Although the modern world-economy will require many more people to use English and other global languages, this does not mean that people have to lose their mother tongues if they choose not to do so. Bilingualism is not something mysterious, abnormal, or unpatriotic; rather, it has been an unremarkable necessity for most of human history. Most pre-industrial communities were routine users of several languages. Far from being a divisive force that weakens the bonds of nationhood and political identity, cultural and linguistic pluralism can be a powerful source of new humanity within a world of diversity. 

Languages and Critical Knowledge

The next great steps in scientific development may lie locked up in an obscure language in a distant rainforest or on a remote island. Consider a Palauan fisherman born in 1894. He had names for more than 300 different species of fish and knew the lunar spawning cycles of several times as many species of fish as have been described in scientific literature. (Johannes, 1981) Today’s typical youngster in Koror, Palau’s capital, cannot identify most of Palau’s native fish; nor can his father. The loss of this knowledge has gone hand in hand with over-fishing and degradation of the marine environment. 

Languages, like species, are highly adapted to their environments. Some of the detailed knowledge of the natural environment, encoded in human languages spoken by small groups who have lived for centuries in close contact with their surroundings, may provide useful insights into management of resources on which we all depend. The disappearance of hundreds of species of fish, birds, and other forms of life, along with their names and related knowledge of their habitat and behavior, represents an enormous loss to science at precisely the time when we most urgently need to manage local ecosystems more effectively.  

Linguistic Diversity is Irreplaceable

Of the many similarities between threatened languages, endangered species, and diverse ecosystems, the most obvious is their irreplaceability. While one technology may be substituted for another, this is not true of languages. To remove one language such as Eyak from the mix of existing languages is to remove it from the world forever. Allowing languages and cultures to die reduces the sum total of our knowledge about the world; just as the extinction of any species entails sacrificing some unique part of the environment, the death of a language removes one of the voices articulating its richness and variety.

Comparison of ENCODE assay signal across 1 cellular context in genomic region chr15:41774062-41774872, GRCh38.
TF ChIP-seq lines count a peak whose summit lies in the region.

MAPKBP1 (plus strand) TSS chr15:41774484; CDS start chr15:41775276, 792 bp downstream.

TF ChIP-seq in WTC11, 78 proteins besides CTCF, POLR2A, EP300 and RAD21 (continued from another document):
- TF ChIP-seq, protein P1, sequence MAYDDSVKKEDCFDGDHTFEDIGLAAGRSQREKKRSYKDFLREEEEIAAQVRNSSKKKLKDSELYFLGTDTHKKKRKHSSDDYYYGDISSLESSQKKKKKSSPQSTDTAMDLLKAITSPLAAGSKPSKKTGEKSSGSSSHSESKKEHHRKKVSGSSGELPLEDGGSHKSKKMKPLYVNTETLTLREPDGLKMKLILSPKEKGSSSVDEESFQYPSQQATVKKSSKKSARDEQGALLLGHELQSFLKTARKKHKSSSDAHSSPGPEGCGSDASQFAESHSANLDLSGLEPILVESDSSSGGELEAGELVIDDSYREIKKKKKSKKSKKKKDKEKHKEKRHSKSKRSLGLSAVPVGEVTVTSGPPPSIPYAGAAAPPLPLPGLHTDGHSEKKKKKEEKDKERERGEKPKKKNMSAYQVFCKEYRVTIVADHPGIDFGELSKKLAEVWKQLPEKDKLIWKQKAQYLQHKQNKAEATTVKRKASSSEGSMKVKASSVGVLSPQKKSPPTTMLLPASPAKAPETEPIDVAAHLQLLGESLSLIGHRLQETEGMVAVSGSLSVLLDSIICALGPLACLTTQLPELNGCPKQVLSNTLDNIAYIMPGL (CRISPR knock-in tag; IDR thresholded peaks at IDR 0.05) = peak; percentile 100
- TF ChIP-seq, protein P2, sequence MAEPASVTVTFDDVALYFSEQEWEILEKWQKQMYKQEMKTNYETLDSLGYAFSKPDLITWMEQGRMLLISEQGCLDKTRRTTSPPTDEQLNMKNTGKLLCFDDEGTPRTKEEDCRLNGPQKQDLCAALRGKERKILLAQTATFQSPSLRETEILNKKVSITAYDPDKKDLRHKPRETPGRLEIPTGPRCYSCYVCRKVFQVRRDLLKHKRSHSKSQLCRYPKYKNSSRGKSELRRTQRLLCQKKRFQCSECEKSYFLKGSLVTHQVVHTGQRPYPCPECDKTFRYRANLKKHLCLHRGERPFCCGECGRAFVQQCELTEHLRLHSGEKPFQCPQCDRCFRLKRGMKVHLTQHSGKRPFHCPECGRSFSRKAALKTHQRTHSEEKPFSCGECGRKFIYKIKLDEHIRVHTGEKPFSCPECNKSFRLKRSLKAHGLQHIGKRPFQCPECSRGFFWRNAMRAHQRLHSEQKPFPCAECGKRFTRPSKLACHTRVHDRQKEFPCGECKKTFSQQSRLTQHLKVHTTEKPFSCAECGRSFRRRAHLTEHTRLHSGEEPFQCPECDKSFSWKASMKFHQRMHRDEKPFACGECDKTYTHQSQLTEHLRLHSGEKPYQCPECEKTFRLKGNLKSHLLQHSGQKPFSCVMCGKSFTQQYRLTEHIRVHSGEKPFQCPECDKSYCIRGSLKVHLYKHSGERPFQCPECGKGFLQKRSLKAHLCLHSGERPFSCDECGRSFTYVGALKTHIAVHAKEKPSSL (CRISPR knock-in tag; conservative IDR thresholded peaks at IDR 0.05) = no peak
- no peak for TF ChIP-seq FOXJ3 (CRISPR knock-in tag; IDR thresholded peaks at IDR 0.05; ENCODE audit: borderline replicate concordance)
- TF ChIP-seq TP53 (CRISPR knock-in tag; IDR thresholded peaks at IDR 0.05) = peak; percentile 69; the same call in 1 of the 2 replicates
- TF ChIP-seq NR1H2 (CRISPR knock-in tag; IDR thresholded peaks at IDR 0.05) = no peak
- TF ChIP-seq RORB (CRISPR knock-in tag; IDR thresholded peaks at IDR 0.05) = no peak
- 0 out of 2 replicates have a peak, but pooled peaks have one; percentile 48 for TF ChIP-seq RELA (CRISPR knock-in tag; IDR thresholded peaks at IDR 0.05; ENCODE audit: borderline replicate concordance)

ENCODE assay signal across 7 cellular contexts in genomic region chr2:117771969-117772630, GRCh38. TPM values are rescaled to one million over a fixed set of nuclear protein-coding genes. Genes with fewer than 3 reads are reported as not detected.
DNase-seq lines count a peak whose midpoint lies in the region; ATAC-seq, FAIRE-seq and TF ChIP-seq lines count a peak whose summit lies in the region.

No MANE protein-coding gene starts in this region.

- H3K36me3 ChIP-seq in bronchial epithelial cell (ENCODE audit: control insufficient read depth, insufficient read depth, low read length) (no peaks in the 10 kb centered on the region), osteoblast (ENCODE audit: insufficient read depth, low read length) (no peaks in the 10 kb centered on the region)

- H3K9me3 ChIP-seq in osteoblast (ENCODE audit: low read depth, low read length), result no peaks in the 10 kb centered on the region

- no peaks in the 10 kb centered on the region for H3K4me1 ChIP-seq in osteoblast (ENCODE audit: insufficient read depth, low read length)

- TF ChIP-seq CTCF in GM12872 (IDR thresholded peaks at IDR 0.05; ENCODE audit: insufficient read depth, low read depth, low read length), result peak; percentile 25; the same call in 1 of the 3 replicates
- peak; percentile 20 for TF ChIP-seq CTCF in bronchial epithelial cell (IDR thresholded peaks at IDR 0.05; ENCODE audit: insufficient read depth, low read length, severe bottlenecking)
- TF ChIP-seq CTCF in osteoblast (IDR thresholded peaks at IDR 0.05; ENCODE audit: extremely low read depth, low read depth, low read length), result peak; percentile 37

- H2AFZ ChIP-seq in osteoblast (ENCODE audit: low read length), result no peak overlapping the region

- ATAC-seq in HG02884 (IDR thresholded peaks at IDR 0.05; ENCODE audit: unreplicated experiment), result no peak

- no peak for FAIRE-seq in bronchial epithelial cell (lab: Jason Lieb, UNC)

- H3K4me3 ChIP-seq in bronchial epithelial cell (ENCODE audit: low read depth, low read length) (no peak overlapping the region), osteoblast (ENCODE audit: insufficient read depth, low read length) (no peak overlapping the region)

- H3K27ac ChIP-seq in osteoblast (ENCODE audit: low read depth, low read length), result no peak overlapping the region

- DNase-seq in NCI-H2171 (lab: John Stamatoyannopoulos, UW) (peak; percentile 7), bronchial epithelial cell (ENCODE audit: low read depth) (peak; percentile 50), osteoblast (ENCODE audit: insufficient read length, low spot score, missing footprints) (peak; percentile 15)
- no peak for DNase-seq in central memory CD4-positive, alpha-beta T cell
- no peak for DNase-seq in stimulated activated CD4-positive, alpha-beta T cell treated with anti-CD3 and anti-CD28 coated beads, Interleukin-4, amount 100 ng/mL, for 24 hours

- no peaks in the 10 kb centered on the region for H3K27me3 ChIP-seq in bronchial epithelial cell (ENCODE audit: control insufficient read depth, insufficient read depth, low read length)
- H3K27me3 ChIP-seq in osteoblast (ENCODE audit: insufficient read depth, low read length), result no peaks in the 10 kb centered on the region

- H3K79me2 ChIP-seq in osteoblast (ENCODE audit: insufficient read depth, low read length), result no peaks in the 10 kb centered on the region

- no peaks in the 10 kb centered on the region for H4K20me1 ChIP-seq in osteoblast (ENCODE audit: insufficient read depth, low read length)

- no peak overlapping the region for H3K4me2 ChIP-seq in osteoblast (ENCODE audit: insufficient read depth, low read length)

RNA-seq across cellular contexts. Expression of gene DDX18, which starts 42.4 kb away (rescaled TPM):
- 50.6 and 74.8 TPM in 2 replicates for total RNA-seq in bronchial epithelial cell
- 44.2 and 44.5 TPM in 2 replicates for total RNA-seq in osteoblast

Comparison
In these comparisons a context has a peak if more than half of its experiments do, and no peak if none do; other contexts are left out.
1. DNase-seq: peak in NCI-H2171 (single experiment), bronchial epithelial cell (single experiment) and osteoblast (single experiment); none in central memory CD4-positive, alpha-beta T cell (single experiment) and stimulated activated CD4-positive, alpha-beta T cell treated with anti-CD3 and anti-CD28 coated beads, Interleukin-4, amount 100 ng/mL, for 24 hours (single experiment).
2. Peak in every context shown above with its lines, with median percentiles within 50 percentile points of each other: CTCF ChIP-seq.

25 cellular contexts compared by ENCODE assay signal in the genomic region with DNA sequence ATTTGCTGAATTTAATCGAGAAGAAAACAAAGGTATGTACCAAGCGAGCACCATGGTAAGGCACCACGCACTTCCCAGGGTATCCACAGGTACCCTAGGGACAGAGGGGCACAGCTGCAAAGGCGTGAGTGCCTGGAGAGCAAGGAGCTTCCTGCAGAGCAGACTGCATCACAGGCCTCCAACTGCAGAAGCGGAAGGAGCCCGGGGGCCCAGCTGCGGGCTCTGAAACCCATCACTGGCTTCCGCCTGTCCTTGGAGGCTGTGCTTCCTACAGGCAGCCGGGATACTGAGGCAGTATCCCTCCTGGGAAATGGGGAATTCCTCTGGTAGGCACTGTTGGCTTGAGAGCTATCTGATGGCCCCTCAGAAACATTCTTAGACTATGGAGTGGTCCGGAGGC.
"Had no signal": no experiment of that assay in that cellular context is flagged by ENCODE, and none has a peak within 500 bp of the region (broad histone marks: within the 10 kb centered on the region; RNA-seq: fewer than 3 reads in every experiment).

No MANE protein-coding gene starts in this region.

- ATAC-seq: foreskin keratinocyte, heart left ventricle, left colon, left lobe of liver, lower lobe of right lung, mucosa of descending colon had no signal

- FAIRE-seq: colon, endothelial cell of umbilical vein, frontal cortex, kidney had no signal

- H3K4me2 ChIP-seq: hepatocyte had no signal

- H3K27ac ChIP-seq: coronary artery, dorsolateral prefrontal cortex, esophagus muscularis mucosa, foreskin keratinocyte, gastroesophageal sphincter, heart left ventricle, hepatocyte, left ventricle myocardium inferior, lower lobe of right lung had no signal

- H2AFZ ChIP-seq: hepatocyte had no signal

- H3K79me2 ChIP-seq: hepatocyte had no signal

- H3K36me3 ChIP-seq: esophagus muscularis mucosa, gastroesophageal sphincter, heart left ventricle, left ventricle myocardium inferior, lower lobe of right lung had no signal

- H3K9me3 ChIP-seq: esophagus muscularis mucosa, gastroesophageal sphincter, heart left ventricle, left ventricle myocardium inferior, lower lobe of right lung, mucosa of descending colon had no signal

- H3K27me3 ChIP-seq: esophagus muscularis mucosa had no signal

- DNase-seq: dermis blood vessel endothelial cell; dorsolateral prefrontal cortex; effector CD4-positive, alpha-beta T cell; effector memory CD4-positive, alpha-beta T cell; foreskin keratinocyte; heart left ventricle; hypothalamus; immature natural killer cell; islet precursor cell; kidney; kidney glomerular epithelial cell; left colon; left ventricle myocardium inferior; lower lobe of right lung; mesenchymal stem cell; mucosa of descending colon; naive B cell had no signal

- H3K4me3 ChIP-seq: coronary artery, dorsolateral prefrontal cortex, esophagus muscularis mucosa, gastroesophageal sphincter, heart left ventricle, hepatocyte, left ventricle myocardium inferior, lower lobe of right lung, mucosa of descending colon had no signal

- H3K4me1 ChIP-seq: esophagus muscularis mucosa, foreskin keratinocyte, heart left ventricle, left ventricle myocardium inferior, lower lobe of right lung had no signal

Moreover, every group has a right to use its own language, to preserve it as a cultural resource, and to transmit it to its children. Often, the circumstances surrounding language death involve flagrant abuses of human rights. The extinction of the Ubykh language was the final result of a genocide of the Ubykh people, who until 1864 lived along the eastern shore of the Black Sea in the area of Sochi (northwest of Abkhazia). The entire Ubykh population left its homeland when Russia conquered the Muslim northern Caucasus in the 1860s. Thousands of people were expelled and had to flee, no doubt with heavy loss of life, and the survivors were scattered over Turkey. Russian conquest of the Caucasus continues to this day, threatening the lives, lifestyles, and languages of people such as the Chechens. 

Because a large part of any language is culture-specific, people feel that an important part of their traditional culture and identity is lost when their language disappears. Globalization on an unprecedented scale does not change the fact that most people everywhere still live their lives in local settings and feel the need to develop and express local identities to pass on to their children. As one Native American, Darryl Babe Wilson, put it, “We must know the white [man’s] language to survive in this world. But we must know our language to survive forever.” (Hinton, 1994) 

Planning for Survival

Since the historical causes of the threats facing the earth’s languages, cultures, and biodiversity are similar, the solution is likely to be similar: the empowering of local people. In order to bring about a healthier ecosystem based on a multicultural and multilingual heritage, advocates of linguistic and cultural diversity need to be engaged in a much wider struggle for this empowerment, a guiding principle of the 21st century.